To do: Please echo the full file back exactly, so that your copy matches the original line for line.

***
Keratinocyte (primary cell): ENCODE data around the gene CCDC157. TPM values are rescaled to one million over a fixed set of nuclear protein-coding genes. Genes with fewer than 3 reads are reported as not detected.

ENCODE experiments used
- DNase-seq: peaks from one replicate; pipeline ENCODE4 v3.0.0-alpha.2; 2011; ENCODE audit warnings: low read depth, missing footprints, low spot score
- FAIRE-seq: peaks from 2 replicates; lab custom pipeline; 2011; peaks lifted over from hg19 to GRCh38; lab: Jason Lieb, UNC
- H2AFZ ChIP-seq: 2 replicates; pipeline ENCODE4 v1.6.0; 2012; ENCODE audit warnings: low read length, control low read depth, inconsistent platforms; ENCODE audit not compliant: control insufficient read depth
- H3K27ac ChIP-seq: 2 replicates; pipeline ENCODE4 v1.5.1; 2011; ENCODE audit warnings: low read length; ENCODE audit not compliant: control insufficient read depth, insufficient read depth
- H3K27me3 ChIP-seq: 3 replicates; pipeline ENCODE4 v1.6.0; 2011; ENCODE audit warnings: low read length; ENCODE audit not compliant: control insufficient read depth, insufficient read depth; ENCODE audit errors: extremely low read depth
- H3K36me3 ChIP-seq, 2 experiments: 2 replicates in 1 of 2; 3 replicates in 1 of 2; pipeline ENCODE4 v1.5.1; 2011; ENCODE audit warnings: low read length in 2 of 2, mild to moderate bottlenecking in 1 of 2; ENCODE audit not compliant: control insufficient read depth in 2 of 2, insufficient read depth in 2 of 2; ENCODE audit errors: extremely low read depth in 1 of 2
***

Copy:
Keratinocyte (primary cell): ENCODE data around the gene CCDC157. TPM values are rescaled to one million over a fixed set of nuclear protein-coding genes. Genes with fewer than 3 reads are reported as not detected.

ENCODE experiments used
- DNase-seq: peaks from one replicate; pipeline ENCODE4 v3.0.0-alpha.2; 2011; ENCODE audit warnings: low read depth, missing footprints, low spot score
- FAIRE-seq: peaks from 2 replicates; lab custom pipeline; 2011; peaks lifted over from hg19 to GRCh38; lab: Jason Lieb, UNC
- H2AFZ ChIP-seq: 2 replicates; pipeline ENCODE4 v1.6.0; 2012; ENCODE audit warnings: low read length, control low read depth, inconsistent platforms; ENCODE audit not compliant: control insufficient read depth
- H3K27ac ChIP-seq: 2 replicates; pipeline ENCODE4 v1.5.1; 2011; ENCODE audit warnings: low read length; ENCODE audit not compliant: control insufficient read depth, insufficient read depth
- H3K27me3 ChIP-seq: 3 replicates; pipeline ENCODE4 v1.6.0; 2011; ENCODE audit warnings: low read length; ENCODE audit not compliant: control insufficient read depth, insufficient read depth; ENCODE audit errors: extremely low read depth
- H3K36me3 ChIP-seq, 2 experiments: 2 replicates in 1 of 2; 3 replicates in 1 of 2; pipeline ENCODE4 v1.5.1; 2011; ENCODE audit warnings: low read length in 2 of 2, mild to moderate bottlenecking in 1 of 2; ENCODE audit not compliant: control insufficient read depth in 2 of 2, insufficient read depth in 2 of 2; ENCODE audit errors: extremely low read depth in 1 of 2